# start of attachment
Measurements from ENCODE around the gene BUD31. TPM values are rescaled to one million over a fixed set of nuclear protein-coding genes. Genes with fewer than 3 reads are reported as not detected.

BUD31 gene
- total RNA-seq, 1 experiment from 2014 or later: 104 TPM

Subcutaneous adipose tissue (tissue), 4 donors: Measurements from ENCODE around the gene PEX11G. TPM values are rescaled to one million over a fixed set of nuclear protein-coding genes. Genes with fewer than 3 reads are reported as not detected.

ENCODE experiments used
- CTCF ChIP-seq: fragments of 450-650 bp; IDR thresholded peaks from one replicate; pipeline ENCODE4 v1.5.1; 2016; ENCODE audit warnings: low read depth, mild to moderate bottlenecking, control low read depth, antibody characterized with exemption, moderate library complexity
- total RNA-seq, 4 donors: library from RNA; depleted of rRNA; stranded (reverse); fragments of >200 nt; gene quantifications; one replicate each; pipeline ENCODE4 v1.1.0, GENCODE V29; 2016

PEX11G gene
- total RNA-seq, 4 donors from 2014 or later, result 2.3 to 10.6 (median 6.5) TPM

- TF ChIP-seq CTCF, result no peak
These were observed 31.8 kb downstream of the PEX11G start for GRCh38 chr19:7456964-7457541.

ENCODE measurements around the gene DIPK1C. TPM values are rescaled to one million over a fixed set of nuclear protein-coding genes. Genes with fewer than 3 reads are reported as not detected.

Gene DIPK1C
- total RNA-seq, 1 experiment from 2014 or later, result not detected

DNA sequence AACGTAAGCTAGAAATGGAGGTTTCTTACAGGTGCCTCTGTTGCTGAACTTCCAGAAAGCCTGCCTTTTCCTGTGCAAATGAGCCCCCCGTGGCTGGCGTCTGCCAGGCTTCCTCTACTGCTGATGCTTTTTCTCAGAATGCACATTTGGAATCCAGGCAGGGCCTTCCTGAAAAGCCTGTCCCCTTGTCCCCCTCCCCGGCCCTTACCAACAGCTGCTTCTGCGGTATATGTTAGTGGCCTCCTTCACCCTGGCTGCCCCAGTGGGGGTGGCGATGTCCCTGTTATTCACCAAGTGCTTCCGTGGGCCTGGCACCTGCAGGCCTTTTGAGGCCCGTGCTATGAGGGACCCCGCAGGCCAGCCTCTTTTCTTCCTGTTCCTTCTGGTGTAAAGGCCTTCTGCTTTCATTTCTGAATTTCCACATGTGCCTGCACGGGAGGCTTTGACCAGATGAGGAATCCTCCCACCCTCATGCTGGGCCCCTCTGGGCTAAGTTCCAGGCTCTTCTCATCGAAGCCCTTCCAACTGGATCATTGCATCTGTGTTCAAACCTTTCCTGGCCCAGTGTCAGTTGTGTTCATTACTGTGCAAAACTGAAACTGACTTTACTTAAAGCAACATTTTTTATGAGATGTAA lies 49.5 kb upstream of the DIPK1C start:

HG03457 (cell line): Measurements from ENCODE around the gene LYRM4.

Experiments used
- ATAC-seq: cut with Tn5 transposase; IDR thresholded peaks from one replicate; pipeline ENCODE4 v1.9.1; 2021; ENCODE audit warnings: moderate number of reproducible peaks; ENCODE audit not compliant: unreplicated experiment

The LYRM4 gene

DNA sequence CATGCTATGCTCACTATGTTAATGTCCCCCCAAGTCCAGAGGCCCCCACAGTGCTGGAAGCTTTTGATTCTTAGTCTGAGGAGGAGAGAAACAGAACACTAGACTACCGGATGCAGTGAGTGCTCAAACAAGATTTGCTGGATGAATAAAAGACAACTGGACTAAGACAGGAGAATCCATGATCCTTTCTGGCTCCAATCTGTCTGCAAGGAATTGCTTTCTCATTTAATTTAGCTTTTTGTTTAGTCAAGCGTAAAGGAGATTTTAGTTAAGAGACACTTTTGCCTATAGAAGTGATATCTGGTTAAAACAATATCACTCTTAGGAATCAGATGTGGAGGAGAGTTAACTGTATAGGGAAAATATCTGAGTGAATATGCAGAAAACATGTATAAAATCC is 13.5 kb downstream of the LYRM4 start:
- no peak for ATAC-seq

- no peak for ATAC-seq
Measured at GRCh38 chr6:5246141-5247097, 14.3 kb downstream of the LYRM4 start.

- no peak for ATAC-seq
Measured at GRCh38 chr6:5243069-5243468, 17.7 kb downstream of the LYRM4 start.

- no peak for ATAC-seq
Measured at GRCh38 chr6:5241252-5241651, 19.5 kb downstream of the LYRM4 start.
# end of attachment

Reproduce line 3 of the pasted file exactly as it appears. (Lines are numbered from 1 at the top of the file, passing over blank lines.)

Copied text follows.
- total RNA-seq, 1 experiment from 2014 or later: 104 TPM